Golson said Advocate embarked on a program of encrypting its computers in 2009, the year the laptop went missing. The initial target was to encrypt “all new laptops and all old ones that were able to be encrypted.” Next, the hospital started on desktop computers, again, ensuring all new ones were encrypted and “we began a process to encrypt old ones.”
Golson said she didn't know the number of computers Advocate uses at its more than 250 care sites. “We do have 35,000 associates across the Advocate enterprise, so it's a large number.”
Golson said the data types in the stolen records varied. Some included Social Security numbers or medical record numbers, for example, while others did not. The data was used for primarily operational and administrative purposes” such as appointments scheduling, benefits verification, coordination of care and patient registration.
Those data elements, while limited, still would be sufficient for medical identity theft, said Pam Dixon, founder and executive director of the World Privacy Forum.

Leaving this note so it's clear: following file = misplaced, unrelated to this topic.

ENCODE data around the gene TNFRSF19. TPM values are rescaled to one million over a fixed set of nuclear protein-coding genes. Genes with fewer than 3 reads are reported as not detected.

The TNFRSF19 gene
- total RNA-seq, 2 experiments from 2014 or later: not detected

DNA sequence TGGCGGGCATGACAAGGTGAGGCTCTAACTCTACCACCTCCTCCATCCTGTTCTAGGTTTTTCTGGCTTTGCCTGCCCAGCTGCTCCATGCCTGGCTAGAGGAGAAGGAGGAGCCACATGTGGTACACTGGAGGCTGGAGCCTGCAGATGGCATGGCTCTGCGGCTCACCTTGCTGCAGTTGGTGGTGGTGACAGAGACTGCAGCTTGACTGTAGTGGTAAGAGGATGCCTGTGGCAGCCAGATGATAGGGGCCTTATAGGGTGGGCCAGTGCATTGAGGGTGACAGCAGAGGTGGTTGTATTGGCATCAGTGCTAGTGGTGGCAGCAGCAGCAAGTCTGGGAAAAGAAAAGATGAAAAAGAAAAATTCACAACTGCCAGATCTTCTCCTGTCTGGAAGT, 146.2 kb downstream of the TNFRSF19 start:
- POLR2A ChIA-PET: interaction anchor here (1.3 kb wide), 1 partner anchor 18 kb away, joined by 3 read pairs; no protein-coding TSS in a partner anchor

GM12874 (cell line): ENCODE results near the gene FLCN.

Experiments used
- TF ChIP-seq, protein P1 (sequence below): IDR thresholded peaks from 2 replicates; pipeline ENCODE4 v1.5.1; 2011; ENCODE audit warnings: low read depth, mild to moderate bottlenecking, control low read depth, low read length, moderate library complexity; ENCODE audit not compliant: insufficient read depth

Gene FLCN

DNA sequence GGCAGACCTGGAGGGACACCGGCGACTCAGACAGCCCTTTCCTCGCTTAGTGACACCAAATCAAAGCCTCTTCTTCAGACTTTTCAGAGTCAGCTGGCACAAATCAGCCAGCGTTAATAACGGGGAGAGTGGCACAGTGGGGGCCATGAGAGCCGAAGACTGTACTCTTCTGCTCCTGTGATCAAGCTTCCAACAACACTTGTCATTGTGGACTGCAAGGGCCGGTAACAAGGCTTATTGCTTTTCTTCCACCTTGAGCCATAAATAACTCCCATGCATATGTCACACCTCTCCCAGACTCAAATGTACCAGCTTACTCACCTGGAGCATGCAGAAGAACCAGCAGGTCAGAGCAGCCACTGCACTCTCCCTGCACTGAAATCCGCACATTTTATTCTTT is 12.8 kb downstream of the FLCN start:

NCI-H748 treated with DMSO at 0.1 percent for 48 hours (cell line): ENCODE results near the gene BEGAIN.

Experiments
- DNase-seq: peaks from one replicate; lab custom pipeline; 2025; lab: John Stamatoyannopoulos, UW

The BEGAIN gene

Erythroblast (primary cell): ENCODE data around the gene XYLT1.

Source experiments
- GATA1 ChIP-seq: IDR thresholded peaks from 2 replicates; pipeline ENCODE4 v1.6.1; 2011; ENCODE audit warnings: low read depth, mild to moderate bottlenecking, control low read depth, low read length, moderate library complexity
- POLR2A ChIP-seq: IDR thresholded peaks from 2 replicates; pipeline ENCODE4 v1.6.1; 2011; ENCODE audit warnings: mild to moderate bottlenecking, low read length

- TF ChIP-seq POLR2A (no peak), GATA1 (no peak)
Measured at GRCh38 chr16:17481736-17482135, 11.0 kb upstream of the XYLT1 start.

In two online public statements, Advocate said the breach involved “no patient medical records” and it “has no impact on patient care.”
“We are certainly not trying to state that this information couldn't be used inappropriately,” Golson said. “We just wanted to assure folks it wasn't the level of information that's include in a full medical record. We understand why our patients are concerned. We deeply regret this.”
According to Walsh, given the risk of storing data without encryption and the relatively low cost to encrypt—about $55 per computer—it's hard to accept the lack of encryption on purely the cost of installing encryption software. Data handlers are supposed to be in compliance with HIPAA's security standards.
Only 64% of healthcare organizations—both hospitals and office based physician practices—use encryption when they transmit healthcare information, according to a survey conducted in 2012 by the Healthcare Information and Management Systems Society, said Lisa Gallagher, vice president, technology solutions for HIMSS
Advocates of encryption say there is a people problem in convincing physician groups to use encryption. “Their eyes kinda of glaze over,” he said. “They don't have anybody that's technically qualified. It's generally going to fall to the practice manager who's going to be the compliance officer, the privacy officer, the security officer and every other thing they have to do, including running a practice.”